De­mo­li­tions send a stern mes­sage to il­le­gal de­vel­op­ers

China Daily (Hong Kong) - - NATION - By JIN HAIXING in Haikou

The cap­i­tal of Hainan prov­ince be­gan the de­mo­li­tion of build­ing at three hous­ing sites Fri­day as part of the city’s lat­est move to tackle il­le­gal con­struc­tion.

Hous­ing was il­le­gally built on col­lec­tively owned ru­ral land lo­cated in the sub­urbs of Haikou and mar­keted to peo­ple who are not part of the col­lec­tive land own­er­ships.

Such pur­chases are not legally pro­tected, and ur­ban res­i­dents are pro­hib­ited from buy­ing this type of hous­ing. But as prop­erty prices have risen, so, too, has the prob­lem of il­le­gal res­i­dences.

Chen Dong, deputy head of the law en­force­ment depart­ment un­der the city’s land and re­sources bureau, said that the hous­ing projects in the Haikou sub­urbs were built by the vil­lages or town­ships them­selves or in co­op­er­a­tion with de­vel­op­ers from other cities.

The so-called lim­ited prop­erty rights houses have been a prob­lem across the coun­try. On Nov 22, the Min­istry of Land and Re­sources is­sued a no­tice for­bid­ding the build­ing or sell­ing of such dwellings.

On Fri­day morn­ing, a set of 10 build­ings of this type lo­cated in Meilan dis­trict fell af­ter the land and re­sources ad­min­is­tra­tion au­thor­ity re­peat­edly warned of its il­le­gal­ity.

Con­struc­tion was al­most done, in­te­rior work had be­gun and el­e­va­tors were al­ready in­stalled, said a con­struc­tion worker from Chongqing who wouldn’t give his name.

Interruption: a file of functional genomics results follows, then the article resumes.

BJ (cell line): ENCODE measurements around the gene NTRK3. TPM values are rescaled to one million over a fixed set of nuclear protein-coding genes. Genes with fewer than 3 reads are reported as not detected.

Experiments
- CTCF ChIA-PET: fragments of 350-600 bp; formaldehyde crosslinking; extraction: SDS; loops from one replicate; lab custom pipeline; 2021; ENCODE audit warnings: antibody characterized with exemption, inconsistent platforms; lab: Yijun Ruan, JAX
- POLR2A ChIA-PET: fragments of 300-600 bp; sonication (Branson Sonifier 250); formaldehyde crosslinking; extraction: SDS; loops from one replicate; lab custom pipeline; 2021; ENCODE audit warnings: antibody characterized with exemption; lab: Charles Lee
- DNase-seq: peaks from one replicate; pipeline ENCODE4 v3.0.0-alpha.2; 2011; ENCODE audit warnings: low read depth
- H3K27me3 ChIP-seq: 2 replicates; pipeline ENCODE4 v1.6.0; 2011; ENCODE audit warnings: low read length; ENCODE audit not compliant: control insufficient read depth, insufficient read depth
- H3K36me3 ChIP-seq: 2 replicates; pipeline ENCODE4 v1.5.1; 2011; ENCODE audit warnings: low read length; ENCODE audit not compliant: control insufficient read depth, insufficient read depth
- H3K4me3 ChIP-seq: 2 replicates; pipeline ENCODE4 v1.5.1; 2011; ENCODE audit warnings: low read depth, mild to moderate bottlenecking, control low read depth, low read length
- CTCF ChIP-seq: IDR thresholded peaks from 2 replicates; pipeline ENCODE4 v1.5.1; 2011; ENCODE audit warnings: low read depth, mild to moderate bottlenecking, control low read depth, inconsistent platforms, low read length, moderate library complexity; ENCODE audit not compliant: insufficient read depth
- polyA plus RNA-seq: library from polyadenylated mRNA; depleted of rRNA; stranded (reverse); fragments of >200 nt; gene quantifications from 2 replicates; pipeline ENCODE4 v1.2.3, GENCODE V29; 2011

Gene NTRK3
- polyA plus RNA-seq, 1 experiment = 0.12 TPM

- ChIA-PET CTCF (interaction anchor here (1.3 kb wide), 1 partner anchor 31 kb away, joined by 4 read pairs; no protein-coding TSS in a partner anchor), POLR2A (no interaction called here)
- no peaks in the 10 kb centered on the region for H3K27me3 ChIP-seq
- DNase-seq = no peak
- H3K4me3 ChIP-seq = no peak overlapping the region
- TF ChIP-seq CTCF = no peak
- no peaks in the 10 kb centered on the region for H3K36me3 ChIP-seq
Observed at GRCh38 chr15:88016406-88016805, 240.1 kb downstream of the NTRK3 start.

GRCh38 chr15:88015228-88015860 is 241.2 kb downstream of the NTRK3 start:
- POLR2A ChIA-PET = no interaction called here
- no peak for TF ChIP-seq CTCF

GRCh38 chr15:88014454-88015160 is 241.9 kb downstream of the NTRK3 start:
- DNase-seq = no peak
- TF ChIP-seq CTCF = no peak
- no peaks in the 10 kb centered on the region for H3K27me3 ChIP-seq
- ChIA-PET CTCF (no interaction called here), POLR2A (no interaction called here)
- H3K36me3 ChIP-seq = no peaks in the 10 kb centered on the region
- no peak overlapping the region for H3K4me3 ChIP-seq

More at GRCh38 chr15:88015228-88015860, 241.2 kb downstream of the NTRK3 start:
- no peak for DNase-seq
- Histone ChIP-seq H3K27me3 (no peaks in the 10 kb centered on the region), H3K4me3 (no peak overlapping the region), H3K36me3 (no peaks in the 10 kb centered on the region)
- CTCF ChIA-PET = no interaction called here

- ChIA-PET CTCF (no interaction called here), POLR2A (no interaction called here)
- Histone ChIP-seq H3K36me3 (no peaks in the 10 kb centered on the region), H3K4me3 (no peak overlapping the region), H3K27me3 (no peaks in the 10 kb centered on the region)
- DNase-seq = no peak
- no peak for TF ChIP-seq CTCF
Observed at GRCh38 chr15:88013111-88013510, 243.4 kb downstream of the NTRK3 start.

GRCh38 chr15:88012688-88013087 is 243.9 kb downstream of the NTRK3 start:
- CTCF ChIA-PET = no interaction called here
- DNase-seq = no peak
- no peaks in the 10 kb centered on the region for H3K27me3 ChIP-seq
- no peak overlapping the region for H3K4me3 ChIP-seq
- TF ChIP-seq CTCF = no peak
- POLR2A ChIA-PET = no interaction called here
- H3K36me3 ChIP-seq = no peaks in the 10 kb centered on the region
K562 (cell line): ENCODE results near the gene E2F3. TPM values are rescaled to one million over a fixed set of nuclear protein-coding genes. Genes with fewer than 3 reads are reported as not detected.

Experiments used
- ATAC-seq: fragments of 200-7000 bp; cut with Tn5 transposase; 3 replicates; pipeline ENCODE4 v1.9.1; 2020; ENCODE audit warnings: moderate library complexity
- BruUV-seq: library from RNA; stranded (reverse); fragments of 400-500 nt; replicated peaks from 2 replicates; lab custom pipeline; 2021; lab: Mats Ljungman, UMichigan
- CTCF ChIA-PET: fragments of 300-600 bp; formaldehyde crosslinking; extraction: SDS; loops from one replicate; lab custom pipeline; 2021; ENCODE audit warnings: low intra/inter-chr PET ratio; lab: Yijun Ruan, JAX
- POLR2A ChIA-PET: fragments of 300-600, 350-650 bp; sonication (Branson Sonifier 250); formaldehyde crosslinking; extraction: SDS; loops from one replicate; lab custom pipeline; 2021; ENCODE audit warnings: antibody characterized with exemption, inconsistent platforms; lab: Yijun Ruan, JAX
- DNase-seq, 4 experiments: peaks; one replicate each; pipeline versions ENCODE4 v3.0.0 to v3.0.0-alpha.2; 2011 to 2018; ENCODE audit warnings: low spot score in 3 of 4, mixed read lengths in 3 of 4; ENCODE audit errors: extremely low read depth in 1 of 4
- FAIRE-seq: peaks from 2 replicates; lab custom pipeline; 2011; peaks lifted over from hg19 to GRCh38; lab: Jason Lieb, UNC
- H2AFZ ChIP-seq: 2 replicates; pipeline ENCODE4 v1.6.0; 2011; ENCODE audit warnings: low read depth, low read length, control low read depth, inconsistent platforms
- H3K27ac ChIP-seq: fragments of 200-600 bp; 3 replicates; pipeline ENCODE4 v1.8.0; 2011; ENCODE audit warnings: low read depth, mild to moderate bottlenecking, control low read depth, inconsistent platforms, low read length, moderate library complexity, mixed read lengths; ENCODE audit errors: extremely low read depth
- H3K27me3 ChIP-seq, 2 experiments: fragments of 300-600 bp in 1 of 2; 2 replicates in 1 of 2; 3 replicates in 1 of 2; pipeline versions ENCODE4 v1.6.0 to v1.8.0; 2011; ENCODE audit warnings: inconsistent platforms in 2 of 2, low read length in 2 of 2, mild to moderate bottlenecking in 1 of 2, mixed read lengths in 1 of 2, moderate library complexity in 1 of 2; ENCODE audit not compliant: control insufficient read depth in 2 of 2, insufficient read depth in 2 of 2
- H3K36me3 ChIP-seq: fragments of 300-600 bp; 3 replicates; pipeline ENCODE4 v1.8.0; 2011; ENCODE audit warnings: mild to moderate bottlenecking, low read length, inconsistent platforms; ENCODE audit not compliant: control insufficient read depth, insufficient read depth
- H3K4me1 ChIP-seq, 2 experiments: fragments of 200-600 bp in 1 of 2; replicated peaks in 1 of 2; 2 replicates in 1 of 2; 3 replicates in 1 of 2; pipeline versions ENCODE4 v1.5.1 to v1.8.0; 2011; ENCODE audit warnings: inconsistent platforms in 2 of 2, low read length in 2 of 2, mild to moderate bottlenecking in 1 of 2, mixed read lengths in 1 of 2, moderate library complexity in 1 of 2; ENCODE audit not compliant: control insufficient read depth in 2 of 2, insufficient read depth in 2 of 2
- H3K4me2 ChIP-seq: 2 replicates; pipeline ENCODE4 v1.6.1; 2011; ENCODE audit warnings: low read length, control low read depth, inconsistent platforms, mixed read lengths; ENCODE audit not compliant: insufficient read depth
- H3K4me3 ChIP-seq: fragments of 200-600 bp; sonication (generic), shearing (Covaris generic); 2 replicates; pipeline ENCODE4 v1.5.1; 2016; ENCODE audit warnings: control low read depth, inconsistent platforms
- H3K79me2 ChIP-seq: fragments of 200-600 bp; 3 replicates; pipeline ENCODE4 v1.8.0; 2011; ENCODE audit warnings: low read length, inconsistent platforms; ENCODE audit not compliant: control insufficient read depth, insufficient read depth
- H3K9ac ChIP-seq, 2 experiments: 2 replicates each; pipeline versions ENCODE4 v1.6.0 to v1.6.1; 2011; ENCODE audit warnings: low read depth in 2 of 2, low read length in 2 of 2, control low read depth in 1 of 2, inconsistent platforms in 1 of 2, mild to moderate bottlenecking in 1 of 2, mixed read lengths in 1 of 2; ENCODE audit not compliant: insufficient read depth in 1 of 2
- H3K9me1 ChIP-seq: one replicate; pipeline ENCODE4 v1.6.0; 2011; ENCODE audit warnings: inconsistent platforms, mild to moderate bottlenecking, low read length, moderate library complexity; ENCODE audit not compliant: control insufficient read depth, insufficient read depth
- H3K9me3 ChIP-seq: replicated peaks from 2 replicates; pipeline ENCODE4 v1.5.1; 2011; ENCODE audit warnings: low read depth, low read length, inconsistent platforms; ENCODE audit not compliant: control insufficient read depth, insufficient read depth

“I was sur­prised the gov­ern­ment took ac­tion against the con­struc­tion. My boss said the warn­ings from the gov­ern­ment would not turn into a forced de­mo­li­tion,” he said.

Two other such sites were in Xi­uy­ing and Longhua dis­tricts.

Ac­cord­ing to Chen Zhong, deputy head of the Xi­uy­ing dis­trict, lim­ited prop­erty rights hous­ing has been on the

I was sur­prised the gov­ern­ment took ac­tion against the con­struc­tion. My boss said the warn­ings from the gov­ern­ment would not turn into a forced de­mo­li­tion.”

rise as homes have be­come more and more ex­pen­sive.

But many il­le­gal build­ings never re­ceived ap­proval from au­thor­i­ties, and are dan­ger­ous to res­i­dents be­cause of their poor qual­ity and lack of fa­cil­i­ties, Chen said.

In Chen’s dis­trict, ground zero for lim­ited prop­erty rights hous­ing projects is Xinhai vil­lage, which is con­ve­niently lo­cated near the coast.

The vil­lage head and the Party chief of the vil­lage were de­tained by po­lice due to the large scale of il­le­gal con­struc­tion in the vil­lage.

Since Haikou launched its cam­paign to tackle the prob­lem, 150 build­ings in the vil­lage have been de­mol­ished — more than 90,000 square me­ters.

The city be­gan its cam­paign in Septem­ber and plans to fin­ish the de­mo­li­tions by the end of 2014 in the city center, ac­cord­ing to its land and re­sources bureau.

Chen Dong, the law en­force­ment of­fi­cial for the bureau, said the main goal of Fri­day’s de­mo­li­tions was to curb the trend of il­le­gal build­ings on ru­ral land. “The dan­ger­ous part of those build­ings was that they hurt the home­buy­ers,” Chen said.

Af­ter de­mo­li­tion is com­plete, the bureau plans to build stan­dard hous­ing on the sites.

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